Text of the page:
After some working the ranch montages and a bar fight, we see Beau chase down Sugar and rape her. This is the seventies and Texas Detour is a “hicksploitation” flick so that is par for the course. This sets Clay up to chase down Beau and beat the hell out of him. But the sheriff stops him before he does too much damage, though Beau is pissed off. Since his family runs the town, the sheriff can’t do much about it. After Clay beds Beau’s sister Claudia (played by Priscilla Barnes) and Beau is killed by someone else in a barfight things get crazy. Everyone blames Clay for the murder, despite having an alibi provided by Claudia which leads to one final car chase as the they try to escape the county with the sheriff and father of Beau and Claudia in hot pursuit.
love these movies and their odd screwed up seventies’ logic. The rich family
can get away with anything because they own everything. But their influence
ends at the county line so all you have to do is get there or in this case jump
over a roadblock! This same basic plot was used repeatedly in these cheap but
entertaining drive-in flicks. Here they don’t screw the formula up as the movie
plays out something like this. Car chase 1, dirt bike race, bar fight with
hicks, horse vs. dirt bike race, bad thing happens (rape), another dirt bike
race, and final car chase. You mix in some musical numbers and the working on
the ranch montage, and you have yourself a movie. Simple but effective as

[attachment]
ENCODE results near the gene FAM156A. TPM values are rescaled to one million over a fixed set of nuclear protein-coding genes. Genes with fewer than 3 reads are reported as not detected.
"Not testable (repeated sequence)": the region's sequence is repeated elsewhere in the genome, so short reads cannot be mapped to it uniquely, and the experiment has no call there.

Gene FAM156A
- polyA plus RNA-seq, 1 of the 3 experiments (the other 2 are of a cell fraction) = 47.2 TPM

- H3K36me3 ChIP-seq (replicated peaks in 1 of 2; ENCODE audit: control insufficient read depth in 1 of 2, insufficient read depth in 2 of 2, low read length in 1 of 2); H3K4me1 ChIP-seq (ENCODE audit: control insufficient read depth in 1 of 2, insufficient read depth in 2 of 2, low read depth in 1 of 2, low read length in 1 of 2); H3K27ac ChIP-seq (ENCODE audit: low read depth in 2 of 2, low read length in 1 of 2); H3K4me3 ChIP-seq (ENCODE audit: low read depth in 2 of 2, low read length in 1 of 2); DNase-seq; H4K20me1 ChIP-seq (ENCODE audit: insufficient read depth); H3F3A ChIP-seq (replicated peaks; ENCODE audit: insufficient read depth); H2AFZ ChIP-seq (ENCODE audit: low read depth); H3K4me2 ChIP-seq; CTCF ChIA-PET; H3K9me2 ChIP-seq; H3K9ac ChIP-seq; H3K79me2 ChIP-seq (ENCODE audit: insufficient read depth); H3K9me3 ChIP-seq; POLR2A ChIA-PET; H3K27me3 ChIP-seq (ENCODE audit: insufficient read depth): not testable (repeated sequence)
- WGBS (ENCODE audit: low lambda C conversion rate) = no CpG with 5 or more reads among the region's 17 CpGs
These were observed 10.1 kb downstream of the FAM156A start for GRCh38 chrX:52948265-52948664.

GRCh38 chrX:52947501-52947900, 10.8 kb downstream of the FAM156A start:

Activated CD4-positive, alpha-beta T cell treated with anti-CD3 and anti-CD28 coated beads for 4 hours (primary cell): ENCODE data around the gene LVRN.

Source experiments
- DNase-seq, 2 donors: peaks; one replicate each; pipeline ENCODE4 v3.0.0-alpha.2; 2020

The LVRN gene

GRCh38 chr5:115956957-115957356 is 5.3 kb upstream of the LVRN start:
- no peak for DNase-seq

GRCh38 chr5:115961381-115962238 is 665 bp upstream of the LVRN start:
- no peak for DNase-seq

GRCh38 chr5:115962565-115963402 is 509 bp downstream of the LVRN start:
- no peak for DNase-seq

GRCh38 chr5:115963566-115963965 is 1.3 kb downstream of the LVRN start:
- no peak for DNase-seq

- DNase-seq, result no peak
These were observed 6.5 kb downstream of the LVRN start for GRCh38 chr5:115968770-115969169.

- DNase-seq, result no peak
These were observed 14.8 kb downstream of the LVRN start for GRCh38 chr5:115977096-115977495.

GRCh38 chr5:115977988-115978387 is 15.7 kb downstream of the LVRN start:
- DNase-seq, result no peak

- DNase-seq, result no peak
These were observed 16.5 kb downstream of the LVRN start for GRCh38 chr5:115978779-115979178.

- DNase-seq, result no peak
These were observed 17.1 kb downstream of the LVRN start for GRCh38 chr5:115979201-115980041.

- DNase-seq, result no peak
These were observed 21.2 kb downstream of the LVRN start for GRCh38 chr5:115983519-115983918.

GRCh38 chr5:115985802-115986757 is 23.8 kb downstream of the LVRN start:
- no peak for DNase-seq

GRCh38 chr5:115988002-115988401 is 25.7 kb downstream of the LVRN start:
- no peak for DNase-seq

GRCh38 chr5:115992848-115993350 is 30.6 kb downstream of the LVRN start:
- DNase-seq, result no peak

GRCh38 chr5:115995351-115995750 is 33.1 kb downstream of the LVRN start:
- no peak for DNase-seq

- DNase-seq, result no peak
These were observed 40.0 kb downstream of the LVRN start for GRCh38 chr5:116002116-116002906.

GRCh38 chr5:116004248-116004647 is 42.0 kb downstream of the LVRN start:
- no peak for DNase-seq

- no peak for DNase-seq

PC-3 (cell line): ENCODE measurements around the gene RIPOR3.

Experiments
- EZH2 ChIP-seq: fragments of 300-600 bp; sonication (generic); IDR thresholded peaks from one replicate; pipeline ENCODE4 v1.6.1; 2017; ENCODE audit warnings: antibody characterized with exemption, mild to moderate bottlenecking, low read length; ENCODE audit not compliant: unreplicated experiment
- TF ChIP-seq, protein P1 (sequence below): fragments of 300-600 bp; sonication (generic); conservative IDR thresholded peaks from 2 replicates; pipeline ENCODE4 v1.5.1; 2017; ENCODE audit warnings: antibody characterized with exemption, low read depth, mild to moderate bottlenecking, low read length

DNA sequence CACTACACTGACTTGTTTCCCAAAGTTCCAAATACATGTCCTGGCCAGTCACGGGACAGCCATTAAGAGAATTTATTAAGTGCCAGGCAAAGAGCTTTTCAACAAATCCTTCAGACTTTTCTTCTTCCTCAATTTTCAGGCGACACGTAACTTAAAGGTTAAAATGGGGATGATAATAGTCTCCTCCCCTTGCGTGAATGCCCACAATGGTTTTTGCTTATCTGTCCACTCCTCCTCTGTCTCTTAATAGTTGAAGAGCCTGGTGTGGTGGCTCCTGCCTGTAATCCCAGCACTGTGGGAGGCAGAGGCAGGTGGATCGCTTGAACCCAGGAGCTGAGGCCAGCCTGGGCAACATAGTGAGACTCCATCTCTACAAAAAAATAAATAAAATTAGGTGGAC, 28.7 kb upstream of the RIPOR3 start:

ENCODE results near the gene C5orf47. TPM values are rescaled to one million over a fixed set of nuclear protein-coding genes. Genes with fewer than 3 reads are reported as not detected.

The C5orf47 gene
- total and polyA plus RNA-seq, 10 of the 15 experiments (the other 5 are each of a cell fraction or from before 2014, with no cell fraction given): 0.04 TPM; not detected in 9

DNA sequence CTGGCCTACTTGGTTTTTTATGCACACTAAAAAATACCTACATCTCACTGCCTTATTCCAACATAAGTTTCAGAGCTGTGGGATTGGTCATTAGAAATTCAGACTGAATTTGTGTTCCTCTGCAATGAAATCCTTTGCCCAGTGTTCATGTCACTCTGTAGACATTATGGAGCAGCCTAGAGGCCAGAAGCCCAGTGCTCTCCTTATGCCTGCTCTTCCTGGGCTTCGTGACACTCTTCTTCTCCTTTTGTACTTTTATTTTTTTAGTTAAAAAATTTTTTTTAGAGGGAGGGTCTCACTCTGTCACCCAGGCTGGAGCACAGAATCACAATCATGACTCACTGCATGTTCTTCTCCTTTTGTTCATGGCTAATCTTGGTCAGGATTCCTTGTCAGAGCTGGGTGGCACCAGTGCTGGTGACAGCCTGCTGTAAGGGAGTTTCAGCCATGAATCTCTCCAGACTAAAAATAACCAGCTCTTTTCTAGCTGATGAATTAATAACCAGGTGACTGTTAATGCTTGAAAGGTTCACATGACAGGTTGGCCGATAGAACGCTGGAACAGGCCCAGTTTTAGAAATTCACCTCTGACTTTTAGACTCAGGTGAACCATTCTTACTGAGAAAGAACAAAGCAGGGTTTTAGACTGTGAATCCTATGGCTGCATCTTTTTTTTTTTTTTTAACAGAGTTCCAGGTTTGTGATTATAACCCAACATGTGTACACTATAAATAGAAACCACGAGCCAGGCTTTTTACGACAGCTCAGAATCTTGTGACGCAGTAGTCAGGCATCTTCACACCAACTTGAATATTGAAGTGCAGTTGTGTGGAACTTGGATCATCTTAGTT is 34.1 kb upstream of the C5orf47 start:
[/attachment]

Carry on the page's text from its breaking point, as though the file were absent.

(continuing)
something interesting is always happening from the opening credits to the final
Did he ever play a good guy?
cast is filled with familiar faces including Patrick Wayne as Clay, R.G.
Armstrong as Sheriff Burt, Anthony James as Beau (did he ever play a good
guy?), and Cameron Mitchell as the pissed off patriarch of the powerful family.
Of course, I’ve already mentioned Priscilla Barnes of Threes Company
fame in her first starring role. This is a solid “B” cast bolstered with a few
Hollywood veterans to round things out. I miss the days when you could get
solid working character actors to show up and put in a good day’s work
regardless of what kind of movie they were making. I think that is what is
missing in today’s low budget flicks.
Love seeing familiar faces
This isn’t a classic or even a great movie if I’m being honest. Texas Detour knows the formula, adheres to it, and in the end provides us with a fun way to kill an hour and a half. Not everything needs to be art or reinvent storytelling/filmmaking. Some movies are just meant to be a good time. With that in mind I recommend folks track down a copy and check this one out.
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